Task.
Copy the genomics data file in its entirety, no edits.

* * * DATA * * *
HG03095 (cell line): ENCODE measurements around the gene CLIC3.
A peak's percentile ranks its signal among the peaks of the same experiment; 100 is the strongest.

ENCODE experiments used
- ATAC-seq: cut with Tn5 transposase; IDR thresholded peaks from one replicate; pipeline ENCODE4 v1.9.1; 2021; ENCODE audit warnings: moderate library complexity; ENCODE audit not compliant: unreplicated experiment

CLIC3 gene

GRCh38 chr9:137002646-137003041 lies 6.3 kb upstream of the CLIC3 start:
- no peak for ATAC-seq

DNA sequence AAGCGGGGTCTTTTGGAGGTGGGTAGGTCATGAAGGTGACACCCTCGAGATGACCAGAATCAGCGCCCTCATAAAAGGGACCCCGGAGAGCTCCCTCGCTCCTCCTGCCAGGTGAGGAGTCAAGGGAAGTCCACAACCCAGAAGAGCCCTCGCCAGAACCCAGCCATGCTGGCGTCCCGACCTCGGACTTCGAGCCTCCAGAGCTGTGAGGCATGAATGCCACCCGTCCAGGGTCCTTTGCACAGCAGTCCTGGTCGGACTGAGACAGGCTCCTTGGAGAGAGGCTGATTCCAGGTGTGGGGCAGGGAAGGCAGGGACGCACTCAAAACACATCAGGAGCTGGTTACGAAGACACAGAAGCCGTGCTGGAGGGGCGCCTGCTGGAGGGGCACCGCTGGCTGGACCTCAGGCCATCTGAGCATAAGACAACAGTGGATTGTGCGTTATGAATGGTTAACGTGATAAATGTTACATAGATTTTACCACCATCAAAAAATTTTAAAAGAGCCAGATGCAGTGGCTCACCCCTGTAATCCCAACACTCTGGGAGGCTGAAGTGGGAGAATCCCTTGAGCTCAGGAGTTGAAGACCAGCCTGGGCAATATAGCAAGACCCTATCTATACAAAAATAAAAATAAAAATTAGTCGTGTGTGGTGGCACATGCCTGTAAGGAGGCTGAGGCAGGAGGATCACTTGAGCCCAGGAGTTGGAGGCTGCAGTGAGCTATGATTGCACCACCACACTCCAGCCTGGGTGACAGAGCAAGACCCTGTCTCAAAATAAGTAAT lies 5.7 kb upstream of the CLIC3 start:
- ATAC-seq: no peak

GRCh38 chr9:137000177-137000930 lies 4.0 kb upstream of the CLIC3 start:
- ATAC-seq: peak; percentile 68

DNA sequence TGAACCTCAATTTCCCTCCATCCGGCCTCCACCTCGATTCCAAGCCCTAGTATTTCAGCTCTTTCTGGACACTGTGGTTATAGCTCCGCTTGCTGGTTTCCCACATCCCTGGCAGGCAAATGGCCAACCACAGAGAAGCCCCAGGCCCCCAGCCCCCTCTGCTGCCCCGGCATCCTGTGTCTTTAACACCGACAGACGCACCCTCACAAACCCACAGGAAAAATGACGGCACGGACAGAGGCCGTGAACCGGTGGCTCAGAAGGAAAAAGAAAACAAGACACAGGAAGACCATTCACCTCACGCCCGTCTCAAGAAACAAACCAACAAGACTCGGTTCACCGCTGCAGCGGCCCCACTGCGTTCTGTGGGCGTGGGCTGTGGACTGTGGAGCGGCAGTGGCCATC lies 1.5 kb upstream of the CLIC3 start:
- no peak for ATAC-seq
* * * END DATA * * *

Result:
HG03095 (cell line): ENCODE measurements around the gene CLIC3.
A peak's percentile ranks its signal among the peaks of the same experiment; 100 is the strongest.

ENCODE experiments used
- ATAC-seq: cut with Tn5 transposase; IDR thresholded peaks from one replicate; pipeline ENCODE4 v1.9.1; 2021; ENCODE audit warnings: moderate library complexity; ENCODE audit not compliant: unreplicated experiment

CLIC3 gene

GRCh38 chr9:137002646-137003041 lies 6.3 kb upstream of the CLIC3 start:
- no peak for ATAC-seq

DNA sequence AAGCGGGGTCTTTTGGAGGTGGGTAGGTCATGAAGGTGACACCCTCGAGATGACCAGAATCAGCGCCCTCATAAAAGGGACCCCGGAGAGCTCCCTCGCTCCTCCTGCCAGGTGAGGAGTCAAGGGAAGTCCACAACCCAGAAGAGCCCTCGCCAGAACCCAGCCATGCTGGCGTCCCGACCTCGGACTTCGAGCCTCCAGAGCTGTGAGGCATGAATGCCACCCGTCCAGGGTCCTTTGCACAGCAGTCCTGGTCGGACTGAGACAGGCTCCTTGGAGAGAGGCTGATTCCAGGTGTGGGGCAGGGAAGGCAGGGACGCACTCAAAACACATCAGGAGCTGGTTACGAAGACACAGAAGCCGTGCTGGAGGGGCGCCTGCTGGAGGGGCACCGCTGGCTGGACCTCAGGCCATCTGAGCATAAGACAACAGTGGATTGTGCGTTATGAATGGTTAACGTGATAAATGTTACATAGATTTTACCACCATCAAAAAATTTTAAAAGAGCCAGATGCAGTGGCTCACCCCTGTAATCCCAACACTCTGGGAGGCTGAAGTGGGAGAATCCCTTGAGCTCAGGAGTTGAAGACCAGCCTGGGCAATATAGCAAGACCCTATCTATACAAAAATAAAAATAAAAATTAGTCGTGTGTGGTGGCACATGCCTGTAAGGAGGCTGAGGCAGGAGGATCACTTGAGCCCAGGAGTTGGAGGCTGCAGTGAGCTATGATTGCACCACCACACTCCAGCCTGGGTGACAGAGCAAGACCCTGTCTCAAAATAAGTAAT lies 5.7 kb upstream of the CLIC3 start:
- ATAC-seq: no peak

GRCh38 chr9:137000177-137000930 lies 4.0 kb upstream of the CLIC3 start:
- ATAC-seq: peak; percentile 68

DNA sequence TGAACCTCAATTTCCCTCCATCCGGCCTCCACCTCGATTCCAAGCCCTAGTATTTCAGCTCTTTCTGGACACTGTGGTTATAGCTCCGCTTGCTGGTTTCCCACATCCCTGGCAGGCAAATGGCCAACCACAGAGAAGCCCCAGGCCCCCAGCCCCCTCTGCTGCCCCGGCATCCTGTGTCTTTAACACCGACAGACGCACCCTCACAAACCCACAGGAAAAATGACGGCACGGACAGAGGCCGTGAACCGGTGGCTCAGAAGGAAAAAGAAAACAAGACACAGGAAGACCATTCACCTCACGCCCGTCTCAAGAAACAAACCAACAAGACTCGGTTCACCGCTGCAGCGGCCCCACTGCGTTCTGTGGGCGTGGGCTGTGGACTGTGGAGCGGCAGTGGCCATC lies 1.5 kb upstream of the CLIC3 start:
- no peak for ATAC-seq